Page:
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Shell for plastic covering

SOLVED
Participant

Shell for plastic covering

Hi,

I met problem when I shell the model. the model is a plastic covering part with 2mm thickness.Removed face is at bottem.

  1. for small left bottem corner, I can set exclude surface to solve
  2. for top left conical connect bottem, I do NOT know how to do

following is help information from Pre E, for your information

Restrictions on Creating Shell Features

Note the following restrictions on creating Shell features:

  • If the part has a corner between more than three surfaces, the Shell feature may be geometrically undefined; in this case, Pro/ENGINEER highlights the trouble area. The surface to be removed must be surrounded by edges (a fully revolved surface of revolution is not valid) and the surfaces that intersect the edge must form an angle through the solid geometry of less than 180 degrees. As long as this condition is met, you can select any sculpted surfaces as the surface to be removed.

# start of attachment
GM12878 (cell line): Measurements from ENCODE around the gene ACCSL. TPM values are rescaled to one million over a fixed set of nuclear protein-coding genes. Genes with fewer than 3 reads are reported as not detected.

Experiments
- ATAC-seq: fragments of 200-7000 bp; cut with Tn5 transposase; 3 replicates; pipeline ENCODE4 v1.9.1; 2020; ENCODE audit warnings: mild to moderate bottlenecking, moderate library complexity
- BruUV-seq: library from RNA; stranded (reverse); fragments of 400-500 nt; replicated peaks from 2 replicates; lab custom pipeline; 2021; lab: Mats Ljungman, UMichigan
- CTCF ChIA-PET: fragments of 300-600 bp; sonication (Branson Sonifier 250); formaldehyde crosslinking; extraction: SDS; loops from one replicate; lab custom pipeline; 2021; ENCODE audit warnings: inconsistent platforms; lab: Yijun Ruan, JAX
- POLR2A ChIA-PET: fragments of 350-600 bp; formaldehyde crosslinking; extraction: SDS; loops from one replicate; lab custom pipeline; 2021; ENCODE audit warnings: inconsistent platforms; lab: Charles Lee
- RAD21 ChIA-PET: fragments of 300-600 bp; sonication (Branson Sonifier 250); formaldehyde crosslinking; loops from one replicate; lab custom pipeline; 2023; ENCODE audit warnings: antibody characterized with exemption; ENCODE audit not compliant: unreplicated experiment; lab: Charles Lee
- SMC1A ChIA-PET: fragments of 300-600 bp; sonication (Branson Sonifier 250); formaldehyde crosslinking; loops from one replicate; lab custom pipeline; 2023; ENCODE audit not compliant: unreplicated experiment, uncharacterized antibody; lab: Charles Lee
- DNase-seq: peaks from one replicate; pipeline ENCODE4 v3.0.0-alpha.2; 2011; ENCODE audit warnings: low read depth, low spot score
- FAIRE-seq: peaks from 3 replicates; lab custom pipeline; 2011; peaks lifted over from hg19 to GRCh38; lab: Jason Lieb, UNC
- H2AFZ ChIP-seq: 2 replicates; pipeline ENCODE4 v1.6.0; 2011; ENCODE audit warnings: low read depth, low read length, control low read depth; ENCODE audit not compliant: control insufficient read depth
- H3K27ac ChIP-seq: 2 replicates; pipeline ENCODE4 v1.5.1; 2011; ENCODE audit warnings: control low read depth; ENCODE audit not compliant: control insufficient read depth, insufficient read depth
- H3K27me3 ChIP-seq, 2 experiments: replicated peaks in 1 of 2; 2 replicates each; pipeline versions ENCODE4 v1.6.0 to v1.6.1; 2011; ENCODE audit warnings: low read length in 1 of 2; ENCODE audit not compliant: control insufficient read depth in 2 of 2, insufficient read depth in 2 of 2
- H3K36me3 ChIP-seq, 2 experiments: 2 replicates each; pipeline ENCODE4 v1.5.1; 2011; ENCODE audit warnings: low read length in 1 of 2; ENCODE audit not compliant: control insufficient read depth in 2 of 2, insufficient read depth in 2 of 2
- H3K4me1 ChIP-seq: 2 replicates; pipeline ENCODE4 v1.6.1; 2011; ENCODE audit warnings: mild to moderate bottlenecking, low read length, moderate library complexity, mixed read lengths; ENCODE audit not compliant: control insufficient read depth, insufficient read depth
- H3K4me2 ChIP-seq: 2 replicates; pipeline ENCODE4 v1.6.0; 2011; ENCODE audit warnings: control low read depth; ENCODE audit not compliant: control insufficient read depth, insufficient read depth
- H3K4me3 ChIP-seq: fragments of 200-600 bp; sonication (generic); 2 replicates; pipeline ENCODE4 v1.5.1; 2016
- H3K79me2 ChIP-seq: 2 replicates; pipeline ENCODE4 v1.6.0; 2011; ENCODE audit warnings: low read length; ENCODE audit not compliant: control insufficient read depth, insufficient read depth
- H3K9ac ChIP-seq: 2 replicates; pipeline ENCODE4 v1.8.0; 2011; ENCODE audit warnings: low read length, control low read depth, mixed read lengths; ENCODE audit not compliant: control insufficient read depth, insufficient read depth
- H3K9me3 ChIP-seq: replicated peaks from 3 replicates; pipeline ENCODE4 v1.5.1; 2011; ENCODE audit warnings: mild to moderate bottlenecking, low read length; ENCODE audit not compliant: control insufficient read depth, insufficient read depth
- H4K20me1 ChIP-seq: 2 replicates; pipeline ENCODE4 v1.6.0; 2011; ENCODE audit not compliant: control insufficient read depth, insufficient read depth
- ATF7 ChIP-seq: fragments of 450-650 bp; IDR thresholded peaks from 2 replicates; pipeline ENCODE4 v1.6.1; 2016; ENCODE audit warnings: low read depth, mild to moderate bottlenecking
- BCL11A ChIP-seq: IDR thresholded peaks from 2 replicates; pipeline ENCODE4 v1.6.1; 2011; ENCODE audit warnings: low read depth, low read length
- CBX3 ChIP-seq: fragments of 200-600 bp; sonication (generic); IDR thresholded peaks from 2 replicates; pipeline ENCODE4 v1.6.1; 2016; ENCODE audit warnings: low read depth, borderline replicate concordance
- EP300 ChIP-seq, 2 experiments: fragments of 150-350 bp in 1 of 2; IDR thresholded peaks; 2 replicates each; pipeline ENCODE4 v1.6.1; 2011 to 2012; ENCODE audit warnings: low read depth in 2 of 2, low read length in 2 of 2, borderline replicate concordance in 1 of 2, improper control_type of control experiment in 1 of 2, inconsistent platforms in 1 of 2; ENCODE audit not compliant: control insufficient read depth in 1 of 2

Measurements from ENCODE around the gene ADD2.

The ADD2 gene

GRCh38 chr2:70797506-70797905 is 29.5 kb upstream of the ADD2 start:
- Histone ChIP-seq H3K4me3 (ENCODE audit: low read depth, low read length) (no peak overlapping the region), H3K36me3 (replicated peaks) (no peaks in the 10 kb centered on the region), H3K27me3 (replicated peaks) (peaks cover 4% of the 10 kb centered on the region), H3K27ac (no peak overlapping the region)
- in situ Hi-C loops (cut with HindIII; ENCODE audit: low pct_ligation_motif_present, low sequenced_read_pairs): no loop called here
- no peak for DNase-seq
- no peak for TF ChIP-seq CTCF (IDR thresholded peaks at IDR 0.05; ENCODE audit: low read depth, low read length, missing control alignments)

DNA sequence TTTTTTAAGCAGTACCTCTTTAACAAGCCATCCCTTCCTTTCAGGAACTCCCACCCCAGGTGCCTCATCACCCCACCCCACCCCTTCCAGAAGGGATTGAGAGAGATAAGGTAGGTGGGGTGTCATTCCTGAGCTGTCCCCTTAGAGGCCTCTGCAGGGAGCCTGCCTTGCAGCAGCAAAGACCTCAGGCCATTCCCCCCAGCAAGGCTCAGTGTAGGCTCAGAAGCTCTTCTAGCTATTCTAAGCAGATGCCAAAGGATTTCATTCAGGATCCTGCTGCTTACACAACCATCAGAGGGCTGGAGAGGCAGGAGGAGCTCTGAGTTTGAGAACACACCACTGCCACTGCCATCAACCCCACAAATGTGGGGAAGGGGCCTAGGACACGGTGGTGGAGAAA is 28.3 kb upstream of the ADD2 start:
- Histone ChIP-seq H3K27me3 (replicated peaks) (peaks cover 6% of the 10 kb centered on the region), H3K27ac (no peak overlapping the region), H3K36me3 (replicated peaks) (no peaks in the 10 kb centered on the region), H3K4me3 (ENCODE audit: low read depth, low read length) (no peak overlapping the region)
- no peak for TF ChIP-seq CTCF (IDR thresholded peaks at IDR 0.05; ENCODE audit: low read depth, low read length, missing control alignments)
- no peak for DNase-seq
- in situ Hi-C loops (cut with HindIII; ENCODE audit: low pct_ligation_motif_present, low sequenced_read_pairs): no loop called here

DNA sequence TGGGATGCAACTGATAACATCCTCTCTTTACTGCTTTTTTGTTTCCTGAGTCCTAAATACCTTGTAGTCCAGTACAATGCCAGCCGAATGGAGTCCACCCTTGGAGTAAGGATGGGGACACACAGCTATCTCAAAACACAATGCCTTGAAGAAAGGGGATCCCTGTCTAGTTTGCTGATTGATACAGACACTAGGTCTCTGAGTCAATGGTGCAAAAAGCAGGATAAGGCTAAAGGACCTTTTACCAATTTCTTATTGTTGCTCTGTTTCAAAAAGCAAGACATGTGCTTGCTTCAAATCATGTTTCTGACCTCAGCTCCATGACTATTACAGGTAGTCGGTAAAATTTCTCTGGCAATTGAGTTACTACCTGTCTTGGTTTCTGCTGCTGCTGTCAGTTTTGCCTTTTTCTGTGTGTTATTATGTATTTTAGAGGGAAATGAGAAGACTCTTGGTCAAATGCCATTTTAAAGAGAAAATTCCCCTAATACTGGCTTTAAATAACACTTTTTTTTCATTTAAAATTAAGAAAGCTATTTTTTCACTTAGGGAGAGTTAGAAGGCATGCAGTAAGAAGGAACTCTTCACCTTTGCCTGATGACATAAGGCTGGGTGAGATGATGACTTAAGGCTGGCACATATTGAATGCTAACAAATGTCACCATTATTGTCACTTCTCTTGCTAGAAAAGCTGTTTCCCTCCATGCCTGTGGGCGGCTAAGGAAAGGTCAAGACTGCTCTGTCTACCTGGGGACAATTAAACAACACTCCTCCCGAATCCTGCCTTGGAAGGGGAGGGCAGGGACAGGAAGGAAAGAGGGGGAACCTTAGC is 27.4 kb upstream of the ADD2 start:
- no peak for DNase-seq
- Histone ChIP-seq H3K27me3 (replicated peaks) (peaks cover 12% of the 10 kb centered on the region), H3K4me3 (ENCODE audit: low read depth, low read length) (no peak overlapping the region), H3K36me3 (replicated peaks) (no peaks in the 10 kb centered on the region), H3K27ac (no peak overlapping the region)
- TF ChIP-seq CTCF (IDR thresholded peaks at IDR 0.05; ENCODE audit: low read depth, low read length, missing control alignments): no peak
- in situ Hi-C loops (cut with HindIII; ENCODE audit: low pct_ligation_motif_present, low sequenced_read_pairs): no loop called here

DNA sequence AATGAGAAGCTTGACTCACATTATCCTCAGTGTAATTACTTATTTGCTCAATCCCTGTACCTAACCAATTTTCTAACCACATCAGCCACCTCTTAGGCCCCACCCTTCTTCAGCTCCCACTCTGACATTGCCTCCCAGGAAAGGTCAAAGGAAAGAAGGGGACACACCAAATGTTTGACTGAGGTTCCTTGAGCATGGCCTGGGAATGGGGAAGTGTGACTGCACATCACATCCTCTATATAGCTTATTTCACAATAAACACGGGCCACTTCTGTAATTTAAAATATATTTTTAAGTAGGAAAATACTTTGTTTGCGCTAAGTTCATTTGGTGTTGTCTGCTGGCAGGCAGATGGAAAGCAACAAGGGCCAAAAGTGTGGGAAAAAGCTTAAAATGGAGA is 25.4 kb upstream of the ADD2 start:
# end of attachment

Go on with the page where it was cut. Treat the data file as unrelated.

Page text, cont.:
• Surfaces selected in a collector cannot be selected in any other collector. For example, if you select a surface in the Removed surfaces collector, then you cannot select the same surface in the Non-default thickness collector or the Excluded surfaces collector.

Best regards, Hongjie

1 ACCEPTED SOLUTION

Accepted Solutions

Re: Shell for plastic covering

Hi Hongjie...

I've looked at your part. You're going to have difficulty getting this object shelled as it's currently modeled. It is certainly possible but the technique will be far too complex for such a simple part.

Shells can be tricky. They have some limitations that can't really be avoided... so you have to carefully plan to work within those limitations to be successful. The small left bottom corner was a good example of one of the limitations of a shell feature.

In your image, that bottom corner has a round along the outside edge of 1.50mm yet you're trying to shell the part to 2.00mm. The easiest way to resolve this issue is to set that outside round to at LEAST 2.00mm. Leaving it at 1.50mm guarantees a failure in that corner. Your options are: